lecture_6_2

# lecture_6_2 - Introduction to inference Tests of...

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Introduction to inference   Tests of significance IPS chapter 6.2 © 2006 W.H. Freeman and Company

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Objectives (IPS chapter 6.2) Tests of significance Null and alternative hypotheses One-sided and two-sided tests The P -value Tests for a population mean The significance level α Confidence intervals to test hypotheses
We have seen that the properties of the sampling distribution of x bar help us estimate a range of likely values for population mean μ . We can also rely on the properties of the sample distribution to test hypotheses. Example: You are in charge of quality control in your food company. You sample randomly four packs of cherry tomatoes, each labeled 1/2 lb. (227 g). The average weight from your four boxes is 222 g. Obviously, we cannot expect boxes filled with whole tomatoes to all weigh exactly half a pound. Thus, Is the somewhat smaller weight simply due to chance variation? Is it evidence that the calibrating machine that sorts cherry tomatoes into packs needs revision?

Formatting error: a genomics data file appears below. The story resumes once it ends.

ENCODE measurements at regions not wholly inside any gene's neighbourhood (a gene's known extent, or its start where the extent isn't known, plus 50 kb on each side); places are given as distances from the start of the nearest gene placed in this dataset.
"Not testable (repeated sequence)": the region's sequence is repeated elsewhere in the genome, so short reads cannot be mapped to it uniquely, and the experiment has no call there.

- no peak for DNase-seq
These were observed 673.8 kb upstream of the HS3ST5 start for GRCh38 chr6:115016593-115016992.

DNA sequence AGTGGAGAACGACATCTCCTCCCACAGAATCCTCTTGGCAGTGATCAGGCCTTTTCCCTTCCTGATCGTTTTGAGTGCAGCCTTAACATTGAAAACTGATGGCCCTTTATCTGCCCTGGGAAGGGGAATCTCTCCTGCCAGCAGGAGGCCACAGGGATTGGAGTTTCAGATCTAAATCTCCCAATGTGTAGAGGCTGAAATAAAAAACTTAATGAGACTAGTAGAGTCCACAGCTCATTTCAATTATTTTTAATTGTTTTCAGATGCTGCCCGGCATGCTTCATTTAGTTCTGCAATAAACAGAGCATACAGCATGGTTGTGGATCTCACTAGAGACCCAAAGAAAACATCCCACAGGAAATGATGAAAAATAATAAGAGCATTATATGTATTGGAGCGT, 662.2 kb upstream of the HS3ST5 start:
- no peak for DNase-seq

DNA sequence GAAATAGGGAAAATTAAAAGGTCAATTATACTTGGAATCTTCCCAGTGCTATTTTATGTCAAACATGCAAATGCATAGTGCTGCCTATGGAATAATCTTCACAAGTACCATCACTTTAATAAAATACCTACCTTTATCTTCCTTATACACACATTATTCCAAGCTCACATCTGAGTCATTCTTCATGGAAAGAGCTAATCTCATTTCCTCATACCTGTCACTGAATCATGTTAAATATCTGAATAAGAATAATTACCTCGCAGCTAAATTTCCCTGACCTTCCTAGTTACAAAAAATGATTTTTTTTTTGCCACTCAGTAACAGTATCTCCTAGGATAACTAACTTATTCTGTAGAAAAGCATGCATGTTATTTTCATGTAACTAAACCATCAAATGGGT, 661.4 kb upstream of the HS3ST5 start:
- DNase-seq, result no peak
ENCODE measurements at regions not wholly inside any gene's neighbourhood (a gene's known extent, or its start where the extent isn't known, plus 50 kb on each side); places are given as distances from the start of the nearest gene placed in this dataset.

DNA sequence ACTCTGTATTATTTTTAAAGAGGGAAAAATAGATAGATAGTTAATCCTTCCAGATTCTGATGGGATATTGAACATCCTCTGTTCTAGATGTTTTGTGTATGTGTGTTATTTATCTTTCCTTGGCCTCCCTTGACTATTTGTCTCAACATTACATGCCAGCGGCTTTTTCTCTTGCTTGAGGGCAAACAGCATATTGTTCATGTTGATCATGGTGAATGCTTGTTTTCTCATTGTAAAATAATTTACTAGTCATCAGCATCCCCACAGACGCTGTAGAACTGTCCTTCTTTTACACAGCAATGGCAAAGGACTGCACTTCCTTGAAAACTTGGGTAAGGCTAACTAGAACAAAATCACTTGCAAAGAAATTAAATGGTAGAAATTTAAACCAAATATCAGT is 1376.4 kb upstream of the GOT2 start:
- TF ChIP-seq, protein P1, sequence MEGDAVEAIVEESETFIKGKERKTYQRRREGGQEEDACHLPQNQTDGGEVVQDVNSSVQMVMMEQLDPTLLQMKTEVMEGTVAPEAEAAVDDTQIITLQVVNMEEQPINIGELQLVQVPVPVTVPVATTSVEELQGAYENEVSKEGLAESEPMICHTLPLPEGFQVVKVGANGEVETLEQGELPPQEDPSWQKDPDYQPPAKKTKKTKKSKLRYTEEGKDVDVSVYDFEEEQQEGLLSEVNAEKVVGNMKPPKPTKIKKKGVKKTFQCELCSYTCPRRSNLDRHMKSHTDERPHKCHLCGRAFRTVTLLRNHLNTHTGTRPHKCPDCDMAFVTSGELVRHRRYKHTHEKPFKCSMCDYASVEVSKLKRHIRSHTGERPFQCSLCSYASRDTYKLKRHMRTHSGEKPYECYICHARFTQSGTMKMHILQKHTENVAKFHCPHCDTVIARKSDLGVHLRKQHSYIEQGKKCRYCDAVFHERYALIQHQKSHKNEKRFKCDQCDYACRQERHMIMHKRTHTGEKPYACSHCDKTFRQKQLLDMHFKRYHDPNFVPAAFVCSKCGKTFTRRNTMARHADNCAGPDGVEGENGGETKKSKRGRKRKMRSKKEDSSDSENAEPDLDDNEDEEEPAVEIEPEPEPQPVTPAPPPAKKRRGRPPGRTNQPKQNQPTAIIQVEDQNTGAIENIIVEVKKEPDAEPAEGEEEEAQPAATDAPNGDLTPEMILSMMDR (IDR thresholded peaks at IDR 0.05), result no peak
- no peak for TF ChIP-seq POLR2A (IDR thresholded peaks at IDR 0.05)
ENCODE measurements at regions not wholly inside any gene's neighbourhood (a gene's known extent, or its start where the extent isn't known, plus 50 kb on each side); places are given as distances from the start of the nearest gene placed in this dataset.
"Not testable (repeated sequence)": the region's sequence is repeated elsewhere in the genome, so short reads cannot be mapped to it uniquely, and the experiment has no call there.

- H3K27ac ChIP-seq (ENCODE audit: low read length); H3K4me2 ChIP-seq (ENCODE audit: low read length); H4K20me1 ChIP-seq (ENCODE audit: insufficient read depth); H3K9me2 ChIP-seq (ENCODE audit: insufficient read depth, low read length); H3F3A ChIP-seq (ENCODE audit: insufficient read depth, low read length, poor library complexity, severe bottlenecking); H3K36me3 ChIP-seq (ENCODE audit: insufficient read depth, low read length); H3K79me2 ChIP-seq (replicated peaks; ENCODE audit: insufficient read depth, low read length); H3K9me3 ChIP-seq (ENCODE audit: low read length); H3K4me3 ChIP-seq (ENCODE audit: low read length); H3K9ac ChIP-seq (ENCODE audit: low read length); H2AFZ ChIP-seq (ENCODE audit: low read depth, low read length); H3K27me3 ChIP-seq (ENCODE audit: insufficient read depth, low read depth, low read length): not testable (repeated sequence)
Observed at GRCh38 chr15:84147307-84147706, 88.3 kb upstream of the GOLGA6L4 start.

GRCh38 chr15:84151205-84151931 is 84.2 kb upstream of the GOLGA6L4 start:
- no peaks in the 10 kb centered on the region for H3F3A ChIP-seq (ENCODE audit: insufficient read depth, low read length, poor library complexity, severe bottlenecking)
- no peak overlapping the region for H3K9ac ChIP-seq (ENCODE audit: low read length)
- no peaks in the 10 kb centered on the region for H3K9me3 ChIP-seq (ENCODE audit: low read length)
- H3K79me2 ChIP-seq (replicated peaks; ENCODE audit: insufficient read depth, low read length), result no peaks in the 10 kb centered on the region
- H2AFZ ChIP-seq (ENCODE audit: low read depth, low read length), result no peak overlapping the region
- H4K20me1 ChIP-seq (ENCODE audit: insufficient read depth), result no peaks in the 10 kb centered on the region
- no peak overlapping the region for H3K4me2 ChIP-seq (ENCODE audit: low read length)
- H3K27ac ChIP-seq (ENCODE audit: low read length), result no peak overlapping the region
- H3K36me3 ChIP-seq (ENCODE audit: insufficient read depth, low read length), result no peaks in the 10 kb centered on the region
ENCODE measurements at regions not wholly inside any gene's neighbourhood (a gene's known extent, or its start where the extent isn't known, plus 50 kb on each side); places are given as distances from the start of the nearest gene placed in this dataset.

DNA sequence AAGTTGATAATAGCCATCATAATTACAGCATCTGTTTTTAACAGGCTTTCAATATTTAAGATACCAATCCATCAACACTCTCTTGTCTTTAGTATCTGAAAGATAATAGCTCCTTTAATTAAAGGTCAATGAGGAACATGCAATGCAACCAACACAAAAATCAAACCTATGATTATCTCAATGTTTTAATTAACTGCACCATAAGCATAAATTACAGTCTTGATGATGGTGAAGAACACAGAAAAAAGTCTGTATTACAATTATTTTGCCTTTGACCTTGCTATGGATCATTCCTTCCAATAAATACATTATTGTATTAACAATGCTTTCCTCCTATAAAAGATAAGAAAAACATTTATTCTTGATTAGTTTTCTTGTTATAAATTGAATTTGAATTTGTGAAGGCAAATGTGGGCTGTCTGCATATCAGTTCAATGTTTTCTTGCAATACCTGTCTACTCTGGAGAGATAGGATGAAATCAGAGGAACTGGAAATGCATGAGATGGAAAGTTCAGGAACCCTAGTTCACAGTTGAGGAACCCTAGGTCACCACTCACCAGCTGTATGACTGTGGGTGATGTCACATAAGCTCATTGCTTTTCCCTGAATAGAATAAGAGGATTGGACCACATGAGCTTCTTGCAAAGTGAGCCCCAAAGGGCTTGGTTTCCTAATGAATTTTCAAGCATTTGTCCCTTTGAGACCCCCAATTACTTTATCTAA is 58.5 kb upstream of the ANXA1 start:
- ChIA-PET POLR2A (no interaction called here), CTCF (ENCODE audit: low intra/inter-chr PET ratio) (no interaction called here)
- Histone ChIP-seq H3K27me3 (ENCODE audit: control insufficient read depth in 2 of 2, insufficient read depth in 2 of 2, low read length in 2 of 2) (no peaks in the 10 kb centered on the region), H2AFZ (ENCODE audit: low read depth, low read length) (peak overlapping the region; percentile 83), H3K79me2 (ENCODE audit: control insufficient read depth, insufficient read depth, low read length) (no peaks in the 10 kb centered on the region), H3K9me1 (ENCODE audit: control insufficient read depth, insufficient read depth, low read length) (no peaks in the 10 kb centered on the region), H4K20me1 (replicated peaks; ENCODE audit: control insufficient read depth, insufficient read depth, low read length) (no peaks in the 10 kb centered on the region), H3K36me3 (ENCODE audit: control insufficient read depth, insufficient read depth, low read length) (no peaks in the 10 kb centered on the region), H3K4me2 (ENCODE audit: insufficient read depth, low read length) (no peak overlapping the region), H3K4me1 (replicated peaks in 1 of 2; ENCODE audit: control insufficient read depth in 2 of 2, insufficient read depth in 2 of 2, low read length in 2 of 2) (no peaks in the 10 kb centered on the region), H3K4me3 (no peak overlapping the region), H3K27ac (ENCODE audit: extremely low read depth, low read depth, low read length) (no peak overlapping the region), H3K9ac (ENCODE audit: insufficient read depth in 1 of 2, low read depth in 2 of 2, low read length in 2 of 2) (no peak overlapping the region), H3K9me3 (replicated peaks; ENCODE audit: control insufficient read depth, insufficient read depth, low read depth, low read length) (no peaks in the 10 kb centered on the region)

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Null and alternative hypotheses A test of statistical significance tests a specific hypothesis using sample data to decide on the validity of the hypothesis. In statistics, a hypothesis is an assumption or a theory about the characteristics of one or more variables in one or more populations. What you want to know: Does the calibrating machine that sorts cherry tomatoes into packs need revision? The same question reframed statistically: Is the population mean µ for the distribution of weights of cherry tomato packages equal to 227 g (i.e., half a pound)?
The null hypothesis is a very specific statement about a parameter of the population(s). It is labeled H 0 . The alternative hypothesis is a more general statement about a parameter of the population(s) that is exclusive of the null hypothesis. It is labeled H a .

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